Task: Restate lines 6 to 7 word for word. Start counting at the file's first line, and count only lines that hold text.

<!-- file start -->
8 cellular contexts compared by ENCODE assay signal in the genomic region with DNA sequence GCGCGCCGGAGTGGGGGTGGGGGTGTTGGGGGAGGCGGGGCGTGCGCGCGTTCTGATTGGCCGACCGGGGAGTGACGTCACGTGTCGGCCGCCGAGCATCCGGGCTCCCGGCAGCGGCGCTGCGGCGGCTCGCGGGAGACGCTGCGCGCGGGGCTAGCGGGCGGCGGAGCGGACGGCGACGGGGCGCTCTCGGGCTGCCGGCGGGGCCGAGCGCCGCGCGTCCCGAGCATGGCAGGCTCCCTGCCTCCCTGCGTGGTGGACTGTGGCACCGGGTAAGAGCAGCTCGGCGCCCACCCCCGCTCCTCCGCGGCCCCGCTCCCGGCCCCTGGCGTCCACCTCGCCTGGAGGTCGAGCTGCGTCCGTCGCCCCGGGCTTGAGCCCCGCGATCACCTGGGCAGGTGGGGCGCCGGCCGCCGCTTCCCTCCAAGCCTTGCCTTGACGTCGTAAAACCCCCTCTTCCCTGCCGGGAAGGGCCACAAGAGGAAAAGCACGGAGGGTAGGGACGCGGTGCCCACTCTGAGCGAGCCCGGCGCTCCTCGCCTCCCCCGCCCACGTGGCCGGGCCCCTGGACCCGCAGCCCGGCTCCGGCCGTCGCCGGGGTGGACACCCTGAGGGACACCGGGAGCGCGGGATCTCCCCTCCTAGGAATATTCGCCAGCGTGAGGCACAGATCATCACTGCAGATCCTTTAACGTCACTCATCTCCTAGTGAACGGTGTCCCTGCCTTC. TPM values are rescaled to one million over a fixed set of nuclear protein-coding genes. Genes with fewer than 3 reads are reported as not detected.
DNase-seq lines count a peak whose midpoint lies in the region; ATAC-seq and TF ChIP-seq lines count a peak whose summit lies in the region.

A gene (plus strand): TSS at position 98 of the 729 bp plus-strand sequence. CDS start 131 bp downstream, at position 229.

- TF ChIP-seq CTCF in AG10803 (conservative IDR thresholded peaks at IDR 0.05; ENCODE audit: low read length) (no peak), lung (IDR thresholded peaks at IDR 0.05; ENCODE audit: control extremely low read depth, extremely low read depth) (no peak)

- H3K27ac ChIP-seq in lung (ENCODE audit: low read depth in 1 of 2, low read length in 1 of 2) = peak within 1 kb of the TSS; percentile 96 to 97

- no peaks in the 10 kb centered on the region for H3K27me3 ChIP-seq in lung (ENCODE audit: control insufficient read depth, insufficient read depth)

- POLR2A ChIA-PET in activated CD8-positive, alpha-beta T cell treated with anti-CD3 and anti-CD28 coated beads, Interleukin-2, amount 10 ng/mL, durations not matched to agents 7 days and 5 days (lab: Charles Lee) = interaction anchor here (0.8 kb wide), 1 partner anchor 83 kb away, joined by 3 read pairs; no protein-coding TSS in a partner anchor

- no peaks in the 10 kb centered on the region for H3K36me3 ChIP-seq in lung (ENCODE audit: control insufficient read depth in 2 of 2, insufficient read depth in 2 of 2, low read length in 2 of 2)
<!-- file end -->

- no peaks in the 10 kb centered on the region for H3K27me3 ChIP-seq in lung (ENCODE audit: control insufficient read depth, insufficient read depth)

- POLR2A ChIA-PET in activated CD8-positive, alpha-beta T cell treated with anti-CD3 and anti-CD28 coated beads, Interleukin-2, amount 10 ng/mL, durations not matched to agents 7 days and 5 days (lab: Charles Lee) = interaction anchor here (0.8 kb wide), 1 partner anchor 83 kb away, joined by 3 read pairs; no protein-coding TSS in a partner anchor